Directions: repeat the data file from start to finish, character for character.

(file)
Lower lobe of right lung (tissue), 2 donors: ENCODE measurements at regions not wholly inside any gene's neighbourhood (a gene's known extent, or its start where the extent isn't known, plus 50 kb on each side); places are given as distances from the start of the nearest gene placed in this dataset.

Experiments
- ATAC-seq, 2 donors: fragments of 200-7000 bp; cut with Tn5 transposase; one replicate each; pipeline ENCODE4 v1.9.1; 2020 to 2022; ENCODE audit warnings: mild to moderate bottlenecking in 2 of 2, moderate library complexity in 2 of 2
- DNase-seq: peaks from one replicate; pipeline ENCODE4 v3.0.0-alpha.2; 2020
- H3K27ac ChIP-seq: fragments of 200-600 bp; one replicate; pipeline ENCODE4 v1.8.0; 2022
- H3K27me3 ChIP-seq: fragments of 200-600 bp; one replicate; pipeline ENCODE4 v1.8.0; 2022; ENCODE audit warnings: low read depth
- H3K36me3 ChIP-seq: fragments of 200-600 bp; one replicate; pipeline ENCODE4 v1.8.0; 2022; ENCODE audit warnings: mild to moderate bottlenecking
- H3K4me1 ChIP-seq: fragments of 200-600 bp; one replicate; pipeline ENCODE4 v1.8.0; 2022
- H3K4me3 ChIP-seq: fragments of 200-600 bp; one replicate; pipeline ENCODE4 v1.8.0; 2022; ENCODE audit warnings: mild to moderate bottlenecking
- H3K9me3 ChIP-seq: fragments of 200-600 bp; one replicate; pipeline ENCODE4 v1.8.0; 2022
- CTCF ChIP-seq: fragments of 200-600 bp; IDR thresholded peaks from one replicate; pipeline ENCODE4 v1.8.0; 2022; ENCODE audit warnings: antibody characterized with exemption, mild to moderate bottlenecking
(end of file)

Lower lobe of right lung (tissue), 2 donors: ENCODE measurements at regions not wholly inside any gene's neighbourhood (a gene's known extent, or its start where the extent isn't known, plus 50 kb on each side); places are given as distances from the start of the nearest gene placed in this dataset.

Experiments
- ATAC-seq, 2 donors: fragments of 200-7000 bp; cut with Tn5 transposase; one replicate each; pipeline ENCODE4 v1.9.1; 2020 to 2022; ENCODE audit warnings: mild to moderate bottlenecking in 2 of 2, moderate library complexity in 2 of 2
- DNase-seq: peaks from one replicate; pipeline ENCODE4 v3.0.0-alpha.2; 2020
- H3K27ac ChIP-seq: fragments of 200-600 bp; one replicate; pipeline ENCODE4 v1.8.0; 2022
- H3K27me3 ChIP-seq: fragments of 200-600 bp; one replicate; pipeline ENCODE4 v1.8.0; 2022; ENCODE audit warnings: low read depth
- H3K36me3 ChIP-seq: fragments of 200-600 bp; one replicate; pipeline ENCODE4 v1.8.0; 2022; ENCODE audit warnings: mild to moderate bottlenecking
- H3K4me1 ChIP-seq: fragments of 200-600 bp; one replicate; pipeline ENCODE4 v1.8.0; 2022
- H3K4me3 ChIP-seq: fragments of 200-600 bp; one replicate; pipeline ENCODE4 v1.8.0; 2022; ENCODE audit warnings: mild to moderate bottlenecking
- H3K9me3 ChIP-seq: fragments of 200-600 bp; one replicate; pipeline ENCODE4 v1.8.0; 2022
- CTCF ChIP-seq: fragments of 200-600 bp; IDR thresholded peaks from one replicate; pipeline ENCODE4 v1.8.0; 2022; ENCODE audit warnings: antibody characterized with exemption, mild to moderate bottlenecking